Sunday, October 23, 2011

PocketStation Google Authenticator

Do you have a Google account and want to be more secure? Own a Sony PocketStation? Now you can use this device as a security token to login with 2-factor authentication on the Google site and even use it for logging into your linux machine using a PAM module.
It supports one key using the 30-second Time-based One-time Password algorithm. It's hashing up a secret key together with the current time to come to a 6 digit number. The small program takes up one memory block.

I used to collect handheld game devices and other gadgets. The PocketStation once caught my eye but could not easily find it here. It's a PlayStation-memory-card device with a small display that can run mini-games. It was supposed to be better than the Dreamcast VMU, which I owned already. The PocketStation has infrared, better CPU, better battery life, better software support, bettter looks.
When I went to Japan for holiday some year or two ago, I finally bought a 2nd hand PocketStation. I'm not playing so many games anymore, so it was just waiting for me to get a good idea and get the tools set up.
The idea was to use this device instead of my iPhone doing the authenticator part. Of course, malware on a phone would not be good anyway, but getting the key out of the authenticator app is a lot easier than hijacking a browser session. Also, switching between the authenticator and browser can take some while and has a risk of apps being closed when running out of memory. That sums up the risks of jailbroken iPhone I guess.
Anyways, with one small PocketStation app made, I could try to find other applications. One idea I just came up with is using the infrared as a replacement for an Apple remote and lock my MacBook using the iAlertU application.

Anyways, what I currently have for you:
Emulator screenshot.

YouTube video of real device.

Pre-compiled zip. (only need to add your key.)
Source-only zip.
More info in the readme contained in the zip files.

For programming the PocketStation,
1) I used an official Sony PS3 memory adapter. It's normally used to transfer old savegames into the PS3. For this, I used a program called MCRWwin.
There are other ways to do it but I have not investigated them yet:
2) Using and old hacked PlayStation and some save game editor homebrew application.
3) Use a different interface device, such as a parallel port. Check out the PSXGameEdit or PSX Memory Card Manager pages for more information.

edit, created sf project:

Saturday, January 22, 2011

Tomato firmware configuration

I have the Tomato firmware loaded into my Linksys router (WRT54GL 1.1). I acquired a second router of the same type and thought it'd be nice to duplicate the configuration. (if it breaks down or for whatever reason)
When I tried restoring the configuration, I got the error: "You cannot restore settings to a different router".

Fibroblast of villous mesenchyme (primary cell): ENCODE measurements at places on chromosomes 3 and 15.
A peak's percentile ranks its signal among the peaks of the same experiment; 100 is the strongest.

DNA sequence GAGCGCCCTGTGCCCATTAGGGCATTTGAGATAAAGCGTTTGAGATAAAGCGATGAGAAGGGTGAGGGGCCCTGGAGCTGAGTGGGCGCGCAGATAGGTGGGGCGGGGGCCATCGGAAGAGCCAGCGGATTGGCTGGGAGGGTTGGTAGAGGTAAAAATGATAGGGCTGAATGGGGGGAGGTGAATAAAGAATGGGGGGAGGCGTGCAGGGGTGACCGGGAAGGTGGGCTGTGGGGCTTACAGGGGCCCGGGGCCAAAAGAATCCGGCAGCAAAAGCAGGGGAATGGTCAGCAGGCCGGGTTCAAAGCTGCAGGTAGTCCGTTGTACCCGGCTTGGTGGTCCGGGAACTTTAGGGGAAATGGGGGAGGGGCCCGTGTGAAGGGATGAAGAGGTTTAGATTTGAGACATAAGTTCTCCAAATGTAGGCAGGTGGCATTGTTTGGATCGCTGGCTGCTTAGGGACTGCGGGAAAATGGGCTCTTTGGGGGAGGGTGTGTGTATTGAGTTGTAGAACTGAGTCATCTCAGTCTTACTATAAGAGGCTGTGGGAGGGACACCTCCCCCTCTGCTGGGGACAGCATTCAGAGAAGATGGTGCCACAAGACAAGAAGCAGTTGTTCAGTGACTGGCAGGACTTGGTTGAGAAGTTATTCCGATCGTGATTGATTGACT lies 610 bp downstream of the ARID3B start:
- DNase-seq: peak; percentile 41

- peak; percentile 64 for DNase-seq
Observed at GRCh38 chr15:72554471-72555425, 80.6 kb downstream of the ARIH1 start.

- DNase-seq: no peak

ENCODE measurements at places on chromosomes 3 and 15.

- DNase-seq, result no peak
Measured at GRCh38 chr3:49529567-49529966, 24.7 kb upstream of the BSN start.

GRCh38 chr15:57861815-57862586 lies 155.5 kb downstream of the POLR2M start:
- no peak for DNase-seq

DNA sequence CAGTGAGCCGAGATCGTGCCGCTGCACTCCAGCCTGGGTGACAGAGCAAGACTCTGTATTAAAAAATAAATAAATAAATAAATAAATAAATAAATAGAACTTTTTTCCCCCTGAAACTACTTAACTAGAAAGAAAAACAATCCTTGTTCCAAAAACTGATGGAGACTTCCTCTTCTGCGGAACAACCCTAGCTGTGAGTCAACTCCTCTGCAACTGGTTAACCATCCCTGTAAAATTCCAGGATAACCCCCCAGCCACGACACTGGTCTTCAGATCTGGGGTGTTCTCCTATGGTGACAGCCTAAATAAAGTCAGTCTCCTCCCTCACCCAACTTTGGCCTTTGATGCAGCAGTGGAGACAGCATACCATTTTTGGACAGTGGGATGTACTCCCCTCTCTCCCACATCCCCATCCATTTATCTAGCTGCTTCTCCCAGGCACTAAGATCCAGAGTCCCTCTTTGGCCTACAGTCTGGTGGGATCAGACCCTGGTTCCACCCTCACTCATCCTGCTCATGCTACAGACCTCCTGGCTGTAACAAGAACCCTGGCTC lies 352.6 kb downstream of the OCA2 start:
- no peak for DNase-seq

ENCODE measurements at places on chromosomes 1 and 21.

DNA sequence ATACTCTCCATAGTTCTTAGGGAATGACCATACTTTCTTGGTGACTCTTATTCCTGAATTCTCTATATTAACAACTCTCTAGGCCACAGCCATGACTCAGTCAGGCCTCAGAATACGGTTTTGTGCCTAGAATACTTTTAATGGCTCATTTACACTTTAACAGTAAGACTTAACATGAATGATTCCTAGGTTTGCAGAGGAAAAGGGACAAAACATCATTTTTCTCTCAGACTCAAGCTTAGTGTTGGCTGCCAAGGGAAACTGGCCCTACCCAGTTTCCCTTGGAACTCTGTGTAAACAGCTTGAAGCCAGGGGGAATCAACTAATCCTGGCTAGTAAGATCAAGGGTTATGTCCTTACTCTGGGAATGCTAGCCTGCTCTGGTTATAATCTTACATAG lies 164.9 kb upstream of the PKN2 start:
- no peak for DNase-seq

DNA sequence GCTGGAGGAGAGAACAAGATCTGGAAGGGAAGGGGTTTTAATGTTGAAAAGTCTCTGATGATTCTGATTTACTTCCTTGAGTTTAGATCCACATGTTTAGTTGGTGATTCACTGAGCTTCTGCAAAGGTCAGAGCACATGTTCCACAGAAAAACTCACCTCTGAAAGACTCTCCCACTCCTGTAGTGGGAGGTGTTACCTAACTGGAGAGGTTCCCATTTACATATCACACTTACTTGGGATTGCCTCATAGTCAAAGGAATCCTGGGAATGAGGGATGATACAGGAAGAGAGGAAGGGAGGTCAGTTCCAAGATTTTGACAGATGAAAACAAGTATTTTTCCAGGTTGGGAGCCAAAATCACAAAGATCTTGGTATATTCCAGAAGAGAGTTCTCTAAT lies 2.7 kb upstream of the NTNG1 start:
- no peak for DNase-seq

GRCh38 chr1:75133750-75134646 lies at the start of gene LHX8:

So I first needed to check what I had to change in the cfg file...

Source device:
gunzip -c tomato_v128_mDA3159.cfg | tr "\0" "\n" | grep "addr=00:1"

Target device (to be overwritten):
gunzip -c tomato_v128_m4AF795.cfg | tr "\0" "\n" | grep "addr=00:1"

Ah! It might check the MAC address! Let's try changing that...
gunzip -c tomato_v128_mDA3159.cfg | perl -pi -e \
| gzip -9 > tomato_v128_copy.cfg
(NB: OS X didn't have a sed command that worked nicely with binary files.)

It restored the modified configuration file!
After resetting the modem and other connections that have the old MAC address in memory, I could connect to the internet again.


When upgrading to a different model router, the configuration files will not match. (it checks
boardtype, boardnum, boardflags and other settings).
In that case, you could also SSH to old router and export the configuration in an easier format:
nvram export --dump > 1.txt
scp 1.txt darkfader@

On the new router, you can them import the edited file.

Sunday, January 02, 2011

Snow Leopard theme for Windows 7 (by sagorpirbd)

Download and installation instructions here: Snow Leopard for Windows 7 theme by sagorpirbd
If you run into problems with the free-activator (just click the advertisement) or just want to see what's in there beforehand, you can extract the files yourself.
Extract "Snow Leopard for Win7 Setup.exe" using a RAR-extractor. The password is snhgqzsdhbktin7
Here's a batch file (put in "System Files") to help replacing the system files:

@echo off
if exist backup goto :SKIPBACKUP

mkdir backup
copy "%windir%\Explorer.exe" backup
copy "%windir%\System32\Shell32.dll" backup
copy "%windir%\System32\ExplorerFrame.dll" backup
copy "%windir%\System32\OobeFldr.dll" backup

call :REPLACE "explorer\64 BIT\explorer.exe" "%windir%\Explorer.exe"
call :REPLACE "shell32.dll\64 BIT\shell32.dll" "%windir%\System32\Shell32.dll"
call :REPLACE "ExplorerFrame.dll\64 BIT\ExplorerFrame.dll" "%windir%\System32\ExplorerFrame.dll"
call :REPLACE "Welcome Center\64 BIT\OobeFldr.dll" "%windir%\System32\OobeFldr.dll"
goto :EOF

echo --- From %~1 to %~2 ---
if not exist "%~1" goto :ERROR
takeown /F "%~2"
Icacls "%~2" /grant Administrators:F
rename "%~2" "%~nx2.old"
copy "%~1" "%~2"
sleep 5
fc /B "%~1" "%~2" || echo ------------- %~2 mismatch ---------------
exit /B

echo Could not find source file!

There is also a program called "leftsider" which puts the control icons of a window on the left side, just like on a real Mac.